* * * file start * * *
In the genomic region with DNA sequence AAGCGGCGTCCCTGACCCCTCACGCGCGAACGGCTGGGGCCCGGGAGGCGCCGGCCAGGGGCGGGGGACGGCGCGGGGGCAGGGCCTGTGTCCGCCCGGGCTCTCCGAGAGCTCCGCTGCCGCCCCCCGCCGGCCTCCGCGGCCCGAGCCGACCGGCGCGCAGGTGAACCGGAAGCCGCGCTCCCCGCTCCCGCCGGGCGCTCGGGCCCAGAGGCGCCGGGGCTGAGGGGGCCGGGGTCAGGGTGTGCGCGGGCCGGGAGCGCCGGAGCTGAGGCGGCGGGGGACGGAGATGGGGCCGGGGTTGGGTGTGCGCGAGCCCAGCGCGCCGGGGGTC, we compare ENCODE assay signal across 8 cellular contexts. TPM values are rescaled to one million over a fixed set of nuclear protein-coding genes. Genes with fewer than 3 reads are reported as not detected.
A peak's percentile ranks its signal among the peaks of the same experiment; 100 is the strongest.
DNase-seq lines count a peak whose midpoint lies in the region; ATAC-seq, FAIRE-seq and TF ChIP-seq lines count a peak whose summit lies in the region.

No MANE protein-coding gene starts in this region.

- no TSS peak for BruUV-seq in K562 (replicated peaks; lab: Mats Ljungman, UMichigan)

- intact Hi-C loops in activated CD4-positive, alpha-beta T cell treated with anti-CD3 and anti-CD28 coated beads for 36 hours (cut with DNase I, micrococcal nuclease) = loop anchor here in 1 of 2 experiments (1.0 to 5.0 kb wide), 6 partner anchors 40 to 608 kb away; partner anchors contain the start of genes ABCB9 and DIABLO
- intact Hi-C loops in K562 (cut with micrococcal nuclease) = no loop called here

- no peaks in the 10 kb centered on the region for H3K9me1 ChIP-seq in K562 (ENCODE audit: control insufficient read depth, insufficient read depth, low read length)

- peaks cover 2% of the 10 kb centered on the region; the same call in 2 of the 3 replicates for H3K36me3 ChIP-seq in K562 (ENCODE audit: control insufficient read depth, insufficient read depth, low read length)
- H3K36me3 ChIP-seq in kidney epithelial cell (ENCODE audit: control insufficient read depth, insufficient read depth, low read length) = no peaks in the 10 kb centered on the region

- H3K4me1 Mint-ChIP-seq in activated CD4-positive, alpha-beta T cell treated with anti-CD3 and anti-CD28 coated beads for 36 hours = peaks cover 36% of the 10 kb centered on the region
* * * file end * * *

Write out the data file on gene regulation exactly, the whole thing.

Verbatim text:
In the genomic region with DNA sequence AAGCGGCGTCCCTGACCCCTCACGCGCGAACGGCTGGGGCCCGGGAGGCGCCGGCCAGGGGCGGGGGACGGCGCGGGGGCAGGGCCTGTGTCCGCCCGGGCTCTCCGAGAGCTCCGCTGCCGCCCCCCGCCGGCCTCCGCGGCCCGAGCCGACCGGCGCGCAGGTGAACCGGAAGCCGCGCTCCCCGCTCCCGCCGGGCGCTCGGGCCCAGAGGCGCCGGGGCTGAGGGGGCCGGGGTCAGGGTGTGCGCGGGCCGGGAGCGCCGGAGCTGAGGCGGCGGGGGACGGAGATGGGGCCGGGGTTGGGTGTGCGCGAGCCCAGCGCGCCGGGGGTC, we compare ENCODE assay signal across 8 cellular contexts. TPM values are rescaled to one million over a fixed set of nuclear protein-coding genes. Genes with fewer than 3 reads are reported as not detected.
A peak's percentile ranks its signal among the peaks of the same experiment; 100 is the strongest.
DNase-seq lines count a peak whose midpoint lies in the region; ATAC-seq, FAIRE-seq and TF ChIP-seq lines count a peak whose summit lies in the region.

No MANE protein-coding gene starts in this region.

- no TSS peak for BruUV-seq in K562 (replicated peaks; lab: Mats Ljungman, UMichigan)

- intact Hi-C loops in activated CD4-positive, alpha-beta T cell treated with anti-CD3 and anti-CD28 coated beads for 36 hours (cut with DNase I, micrococcal nuclease) = loop anchor here in 1 of 2 experiments (1.0 to 5.0 kb wide), 6 partner anchors 40 to 608 kb away; partner anchors contain the start of genes ABCB9 and DIABLO
- intact Hi-C loops in K562 (cut with micrococcal nuclease) = no loop called here

- no peaks in the 10 kb centered on the region for H3K9me1 ChIP-seq in K562 (ENCODE audit: control insufficient read depth, insufficient read depth, low read length)

- peaks cover 2% of the 10 kb centered on the region; the same call in 2 of the 3 replicates for H3K36me3 ChIP-seq in K562 (ENCODE audit: control insufficient read depth, insufficient read depth, low read length)
- H3K36me3 ChIP-seq in kidney epithelial cell (ENCODE audit: control insufficient read depth, insufficient read depth, low read length) = no peaks in the 10 kb centered on the region

- H3K4me1 Mint-ChIP-seq in activated CD4-positive, alpha-beta T cell treated with anti-CD3 and anti-CD28 coated beads for 36 hours = peaks cover 36% of the 10 kb centered on the region